Key facts

  • September 2021: Your learning experience will be primarily onsite, with some non-practical classes taking place online.
  • A personalised learning experience which equips you with the knowledge, understanding and skills for successful employment in the music industry.
  • Enhances your creativity and confidence as a songwriter and academic.
  • High-quality teaching by groundbreaking songwriters and producers who are all still active and successful in today’s modern music business.
  • Major Repertoire Project and Dissertation optional modules allow for choice between advanced songwriting and rigorous scholarship routes.
  • Focuses on realising your unique identity as a songwriter.
  • Offered as one year full-time or two years part-time study.
  • The London location provides opportunities to showcase your songwriting at top London events, such as Songwriters’ Circle, while immersing yourself in the global music scene.
  • A high level of contact teaching hours, delivered in small groups in world-class facilities.
  • Connections with the wider London music industry enables you to build an impressive musical network.
  • Opportunities for international collaboration and engagement make for a truly international postgraduate course.
  • Face-to-Face Tour


Corrina Taylor

Corrina discusses how the course has been a life-changing experience for her.


Creative Process (30 credits)

Songwriting Musicology (30 credits)

Musical Language in Songwriting (30 credits)

The Writer’s Voice (30 credits)

Optional 60 Credit Modules:

For a songwriter, identifying the conditions that encourage your best work is crucial. In this module, you’ll learn how to examine and evaluate your creative process and will determine ways in which to further develop your songwriting. Through research, discussion and self-directed writing exercises, you’ll explore subjects such as idea generation and organisation, song drafting and development, and explorative writing techniques.

This module will provide context for your own songwriting practice with analysis of popular musicology perspectives, reflecting upon the societal role and cultural identity of the songwriter. Your viewpoints will be broadened through the study of songwriting ideology and criticism, and with guidance you’ll develop skills in forming and expressing critical arguments, particularly through essay writing and debate.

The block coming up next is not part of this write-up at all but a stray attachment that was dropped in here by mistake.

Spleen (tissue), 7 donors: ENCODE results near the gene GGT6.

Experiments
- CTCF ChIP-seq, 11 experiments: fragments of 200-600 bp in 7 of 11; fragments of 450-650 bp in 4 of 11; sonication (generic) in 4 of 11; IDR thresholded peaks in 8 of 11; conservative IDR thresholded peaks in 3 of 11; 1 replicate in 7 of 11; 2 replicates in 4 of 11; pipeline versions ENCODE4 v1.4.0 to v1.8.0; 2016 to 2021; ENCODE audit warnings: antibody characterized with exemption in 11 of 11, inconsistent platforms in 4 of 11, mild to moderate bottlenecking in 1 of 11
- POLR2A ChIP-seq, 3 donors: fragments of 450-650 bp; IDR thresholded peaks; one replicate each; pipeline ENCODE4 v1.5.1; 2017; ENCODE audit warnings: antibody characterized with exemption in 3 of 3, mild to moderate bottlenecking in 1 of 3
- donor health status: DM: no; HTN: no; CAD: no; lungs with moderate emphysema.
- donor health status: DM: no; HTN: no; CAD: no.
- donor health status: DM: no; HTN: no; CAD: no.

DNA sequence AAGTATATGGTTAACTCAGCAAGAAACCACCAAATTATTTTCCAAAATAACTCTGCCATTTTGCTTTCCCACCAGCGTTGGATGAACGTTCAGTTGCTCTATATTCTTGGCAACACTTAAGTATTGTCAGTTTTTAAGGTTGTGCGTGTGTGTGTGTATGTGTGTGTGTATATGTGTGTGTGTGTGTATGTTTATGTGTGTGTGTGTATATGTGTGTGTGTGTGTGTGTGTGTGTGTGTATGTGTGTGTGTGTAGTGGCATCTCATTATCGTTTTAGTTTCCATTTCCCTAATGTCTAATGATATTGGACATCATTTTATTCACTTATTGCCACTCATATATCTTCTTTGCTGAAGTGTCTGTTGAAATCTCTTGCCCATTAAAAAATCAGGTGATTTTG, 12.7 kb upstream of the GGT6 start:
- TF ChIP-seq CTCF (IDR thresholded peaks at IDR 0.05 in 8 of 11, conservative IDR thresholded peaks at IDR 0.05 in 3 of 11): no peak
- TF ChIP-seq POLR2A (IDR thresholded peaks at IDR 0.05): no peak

To be a successful songwriter, you need a versatile toolbox of musical techniques and the confidence to fittingly apply them in a wide range of contexts. This module will equip you with those skills, helping you to develop a deeper musical proficiency, greater understanding of approaches and a clearer standpoint when selecting appropriate methodologies. You’ll cover subjects including song analysis, alternative approaches to fulfilling ideas, and musical meaning and ideology.

Your writer’s voice is key to defining your identity as a songwriter. This module is designed to help you develop and refine this unique voice, through a detailed exploration of the discipline of lyric writing. With support, you’ll partake in discussion seminars and practical workshops, evaluate a variety of creative approaches for their influence upon lyrical content and apply your learning to your own lyric writing. This empirical approach will support you in achieving professional expertise in your writing.

*Students will choose one of the optional 60 credit modules:

Major Repertoire Project* (60 credits)

This module provides an opportunity to create a major new songwriting project, during which you’ll receive individual supervision by a dedicated tutor. Your project will typically take the shape of an artist album, song cycle, comprehensive collaboration or a similar body of work. You’ll apply your skills in planning, creating and evaluating material for your project, while also developing a delivery strategy for the particular context of your project. The Major Repertoire Project is designed for those wishing to pursue a career as a professional songwriter and/or performing songwriter.

Dissertation* (60 credits)

The Dissertation is a perfect option for the songwriter who wishes to develop an extended research project. This investigatory module may lead you towards consideration of one or more of the complex contexts, histories, themes or technical aspects of songwriting. You’ll produce a research proposal, detailed research plan and a final extended written work, supervised by a dedicated tutor with specialist knowledge of your area of research. The Dissertation is designed for those wishing to pursue further study at Doctoral level and/or a career in academia or as a songwriter.